Behind there, the main repository for the GraphQL server is a big table repository, that we call Bodega because it's a convenience store. And that reads off of a Kafka pipeline.

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Ashish Singh
Tech Lead, Big Data Platform at Pinterest · | 38 upvotes · 3M views

To provide employees with the critical need of interactive querying, we’ve worked with Presto, an open-source distributed SQL query engine, over the years. Operating Presto at Pinterest’s scale has involved resolving quite a few challenges like, supporting deeply nested and huge thrift schemas, slow/ bad worker detection and remediation, auto-scaling cluster, graceful cluster shutdown and impersonation support for ldap authenticator.

Our infrastructure is built on top of Amazon EC2 and we leverage Amazon S3 for storing our data. This separates compute and storage layers, and allows multiple compute clusters to share the S3 data.

We have hundreds of petabytes of data and tens of thousands of Apache Hive tables. Our Presto clusters are comprised of a fleet of 450 r4.8xl EC2 instances. Presto clusters together have over 100 TBs of memory and 14K vcpu cores. Within Pinterest, we have close to more than 1,000 monthly active users (out of total 1,600+ Pinterest employees) using Presto, who run about 400K queries on these clusters per month.

Each query submitted to Presto cluster is logged to a Kafka topic via Singer. Singer is a logging agent built at Pinterest and we talked about it in a previous post. Each query is logged when it is submitted and when it finishes. When a Presto cluster crashes, we will have query submitted events without corresponding query finished events. These events enable us to capture the effect of cluster crashes over time.

Each Presto cluster at Pinterest has workers on a mix of dedicated AWS EC2 instances and Kubernetes pods. Kubernetes platform provides us with the capability to add and remove workers from a Presto cluster very quickly. The best-case latency on bringing up a new worker on Kubernetes is less than a minute. However, when the Kubernetes cluster itself is out of resources and needs to scale up, it can take up to ten minutes. Some other advantages of deploying on Kubernetes platform is that our Presto deployment becomes agnostic of cloud vendor, instance types, OS, etc.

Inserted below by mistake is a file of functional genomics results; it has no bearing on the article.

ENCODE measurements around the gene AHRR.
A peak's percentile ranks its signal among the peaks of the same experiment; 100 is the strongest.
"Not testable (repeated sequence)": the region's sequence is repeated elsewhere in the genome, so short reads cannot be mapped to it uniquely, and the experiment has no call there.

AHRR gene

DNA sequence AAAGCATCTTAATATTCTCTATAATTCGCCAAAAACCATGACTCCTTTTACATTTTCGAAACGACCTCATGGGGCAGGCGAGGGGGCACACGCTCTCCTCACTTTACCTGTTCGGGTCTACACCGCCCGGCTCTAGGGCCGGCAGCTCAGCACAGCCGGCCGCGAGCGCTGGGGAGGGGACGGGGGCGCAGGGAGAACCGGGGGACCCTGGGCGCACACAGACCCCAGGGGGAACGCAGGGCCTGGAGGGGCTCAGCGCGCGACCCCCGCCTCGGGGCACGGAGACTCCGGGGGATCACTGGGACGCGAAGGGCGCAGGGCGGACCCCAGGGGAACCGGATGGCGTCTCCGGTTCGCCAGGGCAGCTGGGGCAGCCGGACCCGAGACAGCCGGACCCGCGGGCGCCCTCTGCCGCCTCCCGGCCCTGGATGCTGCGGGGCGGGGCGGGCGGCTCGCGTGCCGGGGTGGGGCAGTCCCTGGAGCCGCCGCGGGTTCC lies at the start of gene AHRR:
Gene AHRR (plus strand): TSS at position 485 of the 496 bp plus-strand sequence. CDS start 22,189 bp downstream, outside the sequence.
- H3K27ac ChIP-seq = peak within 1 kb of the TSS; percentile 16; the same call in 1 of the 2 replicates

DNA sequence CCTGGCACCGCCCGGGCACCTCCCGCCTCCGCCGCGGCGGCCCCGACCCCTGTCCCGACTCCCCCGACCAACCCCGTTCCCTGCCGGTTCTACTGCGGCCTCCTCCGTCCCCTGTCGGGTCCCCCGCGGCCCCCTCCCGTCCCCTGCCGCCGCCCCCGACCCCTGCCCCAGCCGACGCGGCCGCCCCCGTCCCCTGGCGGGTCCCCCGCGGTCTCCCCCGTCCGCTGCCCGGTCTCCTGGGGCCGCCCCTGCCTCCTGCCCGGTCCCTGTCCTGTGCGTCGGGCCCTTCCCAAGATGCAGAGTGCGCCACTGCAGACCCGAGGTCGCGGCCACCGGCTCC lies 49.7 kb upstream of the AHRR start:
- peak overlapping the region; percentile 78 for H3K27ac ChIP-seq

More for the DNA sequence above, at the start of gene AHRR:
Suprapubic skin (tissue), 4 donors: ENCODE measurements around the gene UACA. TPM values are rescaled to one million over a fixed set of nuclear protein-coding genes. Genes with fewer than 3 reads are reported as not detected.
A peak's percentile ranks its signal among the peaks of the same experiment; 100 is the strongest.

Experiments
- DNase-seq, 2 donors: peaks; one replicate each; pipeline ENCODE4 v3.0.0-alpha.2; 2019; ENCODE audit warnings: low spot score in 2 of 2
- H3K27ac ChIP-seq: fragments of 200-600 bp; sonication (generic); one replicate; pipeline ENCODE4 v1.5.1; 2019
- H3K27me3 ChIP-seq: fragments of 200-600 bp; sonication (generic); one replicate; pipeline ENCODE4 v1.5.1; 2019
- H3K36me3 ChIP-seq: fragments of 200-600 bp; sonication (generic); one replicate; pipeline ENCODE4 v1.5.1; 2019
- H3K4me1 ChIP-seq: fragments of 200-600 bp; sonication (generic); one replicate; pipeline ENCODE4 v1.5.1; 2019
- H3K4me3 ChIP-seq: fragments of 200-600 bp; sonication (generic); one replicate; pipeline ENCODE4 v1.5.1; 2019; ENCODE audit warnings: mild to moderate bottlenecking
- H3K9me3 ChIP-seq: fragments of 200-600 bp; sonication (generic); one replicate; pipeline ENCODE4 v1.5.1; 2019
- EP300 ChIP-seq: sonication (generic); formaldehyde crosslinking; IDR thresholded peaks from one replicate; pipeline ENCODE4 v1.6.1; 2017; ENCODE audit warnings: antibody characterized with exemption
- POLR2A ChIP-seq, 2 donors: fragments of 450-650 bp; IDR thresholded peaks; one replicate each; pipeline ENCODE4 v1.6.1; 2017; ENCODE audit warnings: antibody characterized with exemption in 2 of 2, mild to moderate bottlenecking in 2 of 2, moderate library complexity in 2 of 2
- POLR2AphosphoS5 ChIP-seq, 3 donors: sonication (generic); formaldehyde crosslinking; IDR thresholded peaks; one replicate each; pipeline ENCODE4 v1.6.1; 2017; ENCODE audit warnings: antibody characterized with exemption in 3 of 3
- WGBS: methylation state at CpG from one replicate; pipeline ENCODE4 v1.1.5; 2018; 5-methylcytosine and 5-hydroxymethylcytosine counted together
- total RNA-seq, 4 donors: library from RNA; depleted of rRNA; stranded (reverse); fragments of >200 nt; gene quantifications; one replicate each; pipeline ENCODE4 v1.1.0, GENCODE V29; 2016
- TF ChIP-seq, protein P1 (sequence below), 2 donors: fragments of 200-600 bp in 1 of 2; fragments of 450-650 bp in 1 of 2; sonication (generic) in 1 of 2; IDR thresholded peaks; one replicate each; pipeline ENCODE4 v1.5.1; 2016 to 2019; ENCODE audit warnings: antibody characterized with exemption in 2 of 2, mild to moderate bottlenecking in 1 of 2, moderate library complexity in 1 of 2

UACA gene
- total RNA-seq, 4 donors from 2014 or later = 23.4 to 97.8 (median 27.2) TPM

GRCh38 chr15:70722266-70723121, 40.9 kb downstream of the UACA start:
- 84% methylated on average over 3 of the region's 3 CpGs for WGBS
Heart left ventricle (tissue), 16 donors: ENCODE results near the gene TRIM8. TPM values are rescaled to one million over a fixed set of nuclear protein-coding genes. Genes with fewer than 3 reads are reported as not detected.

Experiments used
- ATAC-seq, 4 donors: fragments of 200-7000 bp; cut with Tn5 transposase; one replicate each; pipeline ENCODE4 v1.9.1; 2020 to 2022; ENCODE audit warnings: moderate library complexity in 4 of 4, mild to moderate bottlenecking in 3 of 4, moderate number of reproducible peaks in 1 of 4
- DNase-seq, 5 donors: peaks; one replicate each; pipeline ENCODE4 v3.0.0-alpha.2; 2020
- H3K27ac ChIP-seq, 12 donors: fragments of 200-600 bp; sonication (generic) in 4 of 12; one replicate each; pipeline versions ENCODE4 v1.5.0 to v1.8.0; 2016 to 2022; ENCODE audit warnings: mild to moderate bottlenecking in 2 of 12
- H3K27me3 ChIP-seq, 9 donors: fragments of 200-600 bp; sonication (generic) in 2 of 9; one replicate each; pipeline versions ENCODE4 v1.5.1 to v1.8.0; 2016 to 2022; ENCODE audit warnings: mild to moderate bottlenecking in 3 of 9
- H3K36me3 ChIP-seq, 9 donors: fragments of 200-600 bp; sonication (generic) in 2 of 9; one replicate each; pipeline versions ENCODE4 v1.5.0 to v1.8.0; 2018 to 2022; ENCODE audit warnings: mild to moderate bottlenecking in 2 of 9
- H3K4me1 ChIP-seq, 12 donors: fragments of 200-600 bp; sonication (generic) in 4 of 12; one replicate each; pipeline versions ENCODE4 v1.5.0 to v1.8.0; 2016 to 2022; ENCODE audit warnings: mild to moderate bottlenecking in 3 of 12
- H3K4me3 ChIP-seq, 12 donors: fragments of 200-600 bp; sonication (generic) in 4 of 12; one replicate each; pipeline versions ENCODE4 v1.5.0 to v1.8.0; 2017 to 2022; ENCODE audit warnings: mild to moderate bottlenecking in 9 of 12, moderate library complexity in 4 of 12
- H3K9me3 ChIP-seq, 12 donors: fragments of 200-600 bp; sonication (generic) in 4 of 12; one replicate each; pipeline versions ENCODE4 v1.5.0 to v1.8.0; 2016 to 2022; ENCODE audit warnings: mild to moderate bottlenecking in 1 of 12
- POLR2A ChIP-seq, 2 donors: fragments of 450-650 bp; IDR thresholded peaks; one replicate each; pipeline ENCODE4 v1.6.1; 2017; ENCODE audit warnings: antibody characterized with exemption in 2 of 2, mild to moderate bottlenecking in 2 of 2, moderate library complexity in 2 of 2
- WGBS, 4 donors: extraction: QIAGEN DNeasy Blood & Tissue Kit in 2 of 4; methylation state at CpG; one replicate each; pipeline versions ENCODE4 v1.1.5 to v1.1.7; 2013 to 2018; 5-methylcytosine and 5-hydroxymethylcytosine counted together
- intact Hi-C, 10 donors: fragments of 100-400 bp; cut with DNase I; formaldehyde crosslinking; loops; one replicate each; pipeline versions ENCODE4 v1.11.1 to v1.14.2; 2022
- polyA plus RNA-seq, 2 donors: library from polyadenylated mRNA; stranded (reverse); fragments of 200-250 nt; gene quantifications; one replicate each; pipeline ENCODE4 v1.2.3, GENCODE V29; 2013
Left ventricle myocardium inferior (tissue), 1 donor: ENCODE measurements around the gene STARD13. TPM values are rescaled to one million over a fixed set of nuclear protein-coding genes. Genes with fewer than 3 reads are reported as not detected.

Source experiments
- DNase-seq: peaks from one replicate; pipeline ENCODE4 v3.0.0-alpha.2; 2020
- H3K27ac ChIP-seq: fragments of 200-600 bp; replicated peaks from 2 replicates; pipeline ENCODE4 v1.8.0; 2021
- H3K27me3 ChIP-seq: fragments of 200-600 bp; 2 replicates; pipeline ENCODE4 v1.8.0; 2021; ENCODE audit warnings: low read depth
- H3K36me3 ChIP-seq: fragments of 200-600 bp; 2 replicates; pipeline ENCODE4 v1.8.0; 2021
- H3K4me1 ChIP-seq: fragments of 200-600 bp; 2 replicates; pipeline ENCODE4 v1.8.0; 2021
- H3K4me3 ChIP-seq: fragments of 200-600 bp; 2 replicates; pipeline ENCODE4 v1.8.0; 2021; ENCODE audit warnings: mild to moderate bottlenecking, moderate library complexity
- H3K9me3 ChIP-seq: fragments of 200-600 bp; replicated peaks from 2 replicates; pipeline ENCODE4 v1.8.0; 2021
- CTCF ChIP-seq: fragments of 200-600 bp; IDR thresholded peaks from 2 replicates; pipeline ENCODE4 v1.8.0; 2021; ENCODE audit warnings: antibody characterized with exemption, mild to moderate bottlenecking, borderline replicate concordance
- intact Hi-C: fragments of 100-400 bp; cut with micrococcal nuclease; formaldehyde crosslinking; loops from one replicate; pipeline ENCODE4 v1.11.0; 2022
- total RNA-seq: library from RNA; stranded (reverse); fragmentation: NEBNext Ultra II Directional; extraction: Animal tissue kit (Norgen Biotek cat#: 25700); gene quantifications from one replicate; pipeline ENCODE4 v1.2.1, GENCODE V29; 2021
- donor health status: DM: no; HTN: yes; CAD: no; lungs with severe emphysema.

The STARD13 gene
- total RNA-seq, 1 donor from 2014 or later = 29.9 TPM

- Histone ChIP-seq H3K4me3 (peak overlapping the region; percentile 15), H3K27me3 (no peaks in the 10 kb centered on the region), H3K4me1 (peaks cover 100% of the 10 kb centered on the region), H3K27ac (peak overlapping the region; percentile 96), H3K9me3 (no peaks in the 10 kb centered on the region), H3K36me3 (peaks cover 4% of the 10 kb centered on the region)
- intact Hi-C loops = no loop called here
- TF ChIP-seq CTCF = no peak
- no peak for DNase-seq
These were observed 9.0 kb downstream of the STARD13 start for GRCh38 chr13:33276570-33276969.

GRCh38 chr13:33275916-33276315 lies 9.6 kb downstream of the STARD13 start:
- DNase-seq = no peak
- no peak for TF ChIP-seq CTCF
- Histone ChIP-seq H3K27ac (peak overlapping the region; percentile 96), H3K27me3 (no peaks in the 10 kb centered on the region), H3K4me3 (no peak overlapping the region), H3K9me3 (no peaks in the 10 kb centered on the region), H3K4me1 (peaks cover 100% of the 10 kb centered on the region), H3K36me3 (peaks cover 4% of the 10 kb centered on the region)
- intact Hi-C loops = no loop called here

#BigData #AWS #DataScience #DataEngineering

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JavaScript logo

JavaScript

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PROS OF JAVASCRIPT
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    Can be used on frontend/backend
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    Light weight
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    Flexible
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    You can't get a device today that doesn't run js
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    Non-blocking i/o
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    Ubiquitousness
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    Expressive
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    Extended functionality to web pages
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    Relatively easy language
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    Executed on the client side
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    Relatively fast to the end user
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    Pure Javascript
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    Functional programming
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    Async
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    Full-stack
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    Setup is easy
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    Future Language of The Web
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    Its everywhere
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    Because I love functions
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    JavaScript is the New PHP
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    Like it or not, JS is part of the web standard
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    Expansive community